These are the people who built Canada. You can try to kill a Canadian if you must as other blood-thirsty tyrants in the world have tried, but in doing so, you could just be killing a relative or a neighbour. This is because Canadians are not a particular people from a particular place. They are the embodiment of the human spirit of freedom. Everyone who holds to that spirit, everywhere, can be a Canadian.  


In March 2013, David Brown who is Managing Editor at Marketing Magazine asked me to write an article about the best multicultural advertising in the world - or to put it more simply, the best advertising in the world.

I said yes, of course, sensing an opportunity to let loose one of my favourite rants. You see, audiences exposed to advertising of Cannes-dominating stature in their home countries immigrate to Canada only to discover that they are being addressed like idiots. (If immigrants were so stupid, why would they have picked Canada?) And do marketers imagine that immigrants from the largest television and online media consumption markets in the world don’t notice their lack of commitment to connect with them in those media here — or the substandard, step-sisterly low-budget production values when they do? Etc etc.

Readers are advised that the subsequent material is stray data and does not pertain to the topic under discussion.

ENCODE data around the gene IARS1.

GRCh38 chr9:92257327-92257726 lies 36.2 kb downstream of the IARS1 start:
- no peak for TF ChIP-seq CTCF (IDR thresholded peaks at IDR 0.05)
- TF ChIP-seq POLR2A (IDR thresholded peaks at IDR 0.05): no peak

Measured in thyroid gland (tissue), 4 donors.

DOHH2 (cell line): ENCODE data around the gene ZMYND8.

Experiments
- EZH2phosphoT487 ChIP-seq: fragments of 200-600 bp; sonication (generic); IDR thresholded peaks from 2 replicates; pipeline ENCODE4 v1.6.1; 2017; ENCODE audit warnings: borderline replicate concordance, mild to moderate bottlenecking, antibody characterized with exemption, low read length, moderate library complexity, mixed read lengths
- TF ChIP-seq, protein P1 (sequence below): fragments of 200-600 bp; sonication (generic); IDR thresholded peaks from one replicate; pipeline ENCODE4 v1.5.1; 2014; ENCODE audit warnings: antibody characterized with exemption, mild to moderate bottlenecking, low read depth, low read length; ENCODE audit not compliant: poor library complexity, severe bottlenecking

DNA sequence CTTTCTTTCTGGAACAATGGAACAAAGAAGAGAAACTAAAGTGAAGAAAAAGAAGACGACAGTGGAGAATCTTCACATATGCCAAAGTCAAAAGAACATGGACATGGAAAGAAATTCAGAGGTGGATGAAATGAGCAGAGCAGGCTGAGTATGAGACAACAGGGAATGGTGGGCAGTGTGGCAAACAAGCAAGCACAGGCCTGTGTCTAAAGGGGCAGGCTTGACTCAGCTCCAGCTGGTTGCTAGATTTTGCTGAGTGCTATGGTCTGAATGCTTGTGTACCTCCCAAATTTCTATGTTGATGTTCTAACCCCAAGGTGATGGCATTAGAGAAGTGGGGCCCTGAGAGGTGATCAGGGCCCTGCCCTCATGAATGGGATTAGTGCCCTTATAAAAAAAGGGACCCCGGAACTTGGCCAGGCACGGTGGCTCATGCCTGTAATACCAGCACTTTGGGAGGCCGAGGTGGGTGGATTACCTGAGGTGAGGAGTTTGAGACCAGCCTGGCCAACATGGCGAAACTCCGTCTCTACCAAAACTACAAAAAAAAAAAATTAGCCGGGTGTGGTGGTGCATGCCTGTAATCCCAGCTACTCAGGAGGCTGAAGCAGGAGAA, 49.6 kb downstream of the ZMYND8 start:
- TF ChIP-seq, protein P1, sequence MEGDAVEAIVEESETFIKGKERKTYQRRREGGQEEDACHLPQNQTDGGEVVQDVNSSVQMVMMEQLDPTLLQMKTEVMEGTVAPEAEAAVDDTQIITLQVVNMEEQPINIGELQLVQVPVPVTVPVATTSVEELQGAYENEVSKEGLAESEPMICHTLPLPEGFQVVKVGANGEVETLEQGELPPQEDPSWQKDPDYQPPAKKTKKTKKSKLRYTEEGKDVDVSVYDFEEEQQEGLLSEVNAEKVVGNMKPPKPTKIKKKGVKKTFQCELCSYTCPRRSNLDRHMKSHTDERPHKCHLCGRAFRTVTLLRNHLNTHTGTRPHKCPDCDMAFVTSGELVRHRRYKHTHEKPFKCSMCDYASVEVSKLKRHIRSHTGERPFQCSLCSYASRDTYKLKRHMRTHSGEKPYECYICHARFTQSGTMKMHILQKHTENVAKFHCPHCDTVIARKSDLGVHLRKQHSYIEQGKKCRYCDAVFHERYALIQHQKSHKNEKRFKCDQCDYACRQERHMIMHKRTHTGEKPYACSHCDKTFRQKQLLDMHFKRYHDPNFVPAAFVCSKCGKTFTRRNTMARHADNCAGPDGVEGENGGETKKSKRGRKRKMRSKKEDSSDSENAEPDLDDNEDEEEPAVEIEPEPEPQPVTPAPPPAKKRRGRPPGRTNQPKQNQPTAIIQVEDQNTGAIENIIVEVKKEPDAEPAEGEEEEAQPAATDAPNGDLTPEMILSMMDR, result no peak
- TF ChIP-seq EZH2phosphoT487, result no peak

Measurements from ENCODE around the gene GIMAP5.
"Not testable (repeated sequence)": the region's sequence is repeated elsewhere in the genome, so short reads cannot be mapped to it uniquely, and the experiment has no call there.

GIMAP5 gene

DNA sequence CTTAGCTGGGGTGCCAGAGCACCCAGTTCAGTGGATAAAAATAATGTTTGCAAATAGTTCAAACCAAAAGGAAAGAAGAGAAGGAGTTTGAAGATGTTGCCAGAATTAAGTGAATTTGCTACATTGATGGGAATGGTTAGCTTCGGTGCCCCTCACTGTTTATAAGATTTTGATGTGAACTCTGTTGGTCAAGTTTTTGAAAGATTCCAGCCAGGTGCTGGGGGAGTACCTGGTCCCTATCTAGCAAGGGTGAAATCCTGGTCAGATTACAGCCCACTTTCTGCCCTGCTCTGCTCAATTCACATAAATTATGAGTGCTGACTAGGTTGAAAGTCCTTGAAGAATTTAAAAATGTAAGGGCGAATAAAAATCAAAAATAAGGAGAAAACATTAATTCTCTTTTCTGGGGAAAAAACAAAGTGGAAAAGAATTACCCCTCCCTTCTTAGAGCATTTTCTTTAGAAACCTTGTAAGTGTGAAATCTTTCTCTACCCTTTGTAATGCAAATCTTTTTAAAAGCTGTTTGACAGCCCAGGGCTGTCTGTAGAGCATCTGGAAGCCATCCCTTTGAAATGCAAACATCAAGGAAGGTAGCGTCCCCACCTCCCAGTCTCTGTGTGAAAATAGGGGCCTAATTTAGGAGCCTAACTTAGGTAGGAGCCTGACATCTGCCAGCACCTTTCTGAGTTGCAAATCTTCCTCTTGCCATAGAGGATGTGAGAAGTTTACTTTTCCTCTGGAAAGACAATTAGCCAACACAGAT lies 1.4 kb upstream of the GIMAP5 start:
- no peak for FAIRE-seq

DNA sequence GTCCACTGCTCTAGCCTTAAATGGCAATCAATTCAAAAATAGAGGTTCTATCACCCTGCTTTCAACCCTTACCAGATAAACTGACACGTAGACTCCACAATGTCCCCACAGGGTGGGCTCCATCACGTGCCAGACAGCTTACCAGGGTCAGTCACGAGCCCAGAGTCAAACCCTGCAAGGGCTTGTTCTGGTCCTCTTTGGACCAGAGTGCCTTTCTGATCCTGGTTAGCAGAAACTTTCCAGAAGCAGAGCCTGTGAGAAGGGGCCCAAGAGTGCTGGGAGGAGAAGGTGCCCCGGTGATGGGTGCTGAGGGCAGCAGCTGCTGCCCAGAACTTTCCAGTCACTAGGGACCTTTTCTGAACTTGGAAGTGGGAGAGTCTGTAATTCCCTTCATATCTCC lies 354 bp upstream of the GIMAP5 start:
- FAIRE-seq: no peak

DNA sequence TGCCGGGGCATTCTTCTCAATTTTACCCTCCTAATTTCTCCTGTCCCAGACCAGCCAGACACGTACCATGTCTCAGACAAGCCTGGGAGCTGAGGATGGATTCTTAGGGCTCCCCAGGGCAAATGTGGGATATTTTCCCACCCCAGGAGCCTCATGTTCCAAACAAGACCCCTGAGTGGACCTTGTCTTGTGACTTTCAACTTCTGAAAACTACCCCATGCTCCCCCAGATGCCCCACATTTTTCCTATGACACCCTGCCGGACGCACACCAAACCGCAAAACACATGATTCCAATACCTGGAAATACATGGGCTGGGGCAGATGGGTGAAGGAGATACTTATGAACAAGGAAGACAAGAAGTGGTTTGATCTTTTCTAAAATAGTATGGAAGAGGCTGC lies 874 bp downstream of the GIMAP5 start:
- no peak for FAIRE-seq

Well, I worked myself up into a pretty lather. Probably as close as I will ever come to being the man your man wants to be aka Isaiah Mustafa.

Anyway, here's a link to the full article, on Marketing Magazine's website.

And if you like to see how we carry the torch for intelligent multicultural creative here in Canada, click here to view our multicultural work on our website.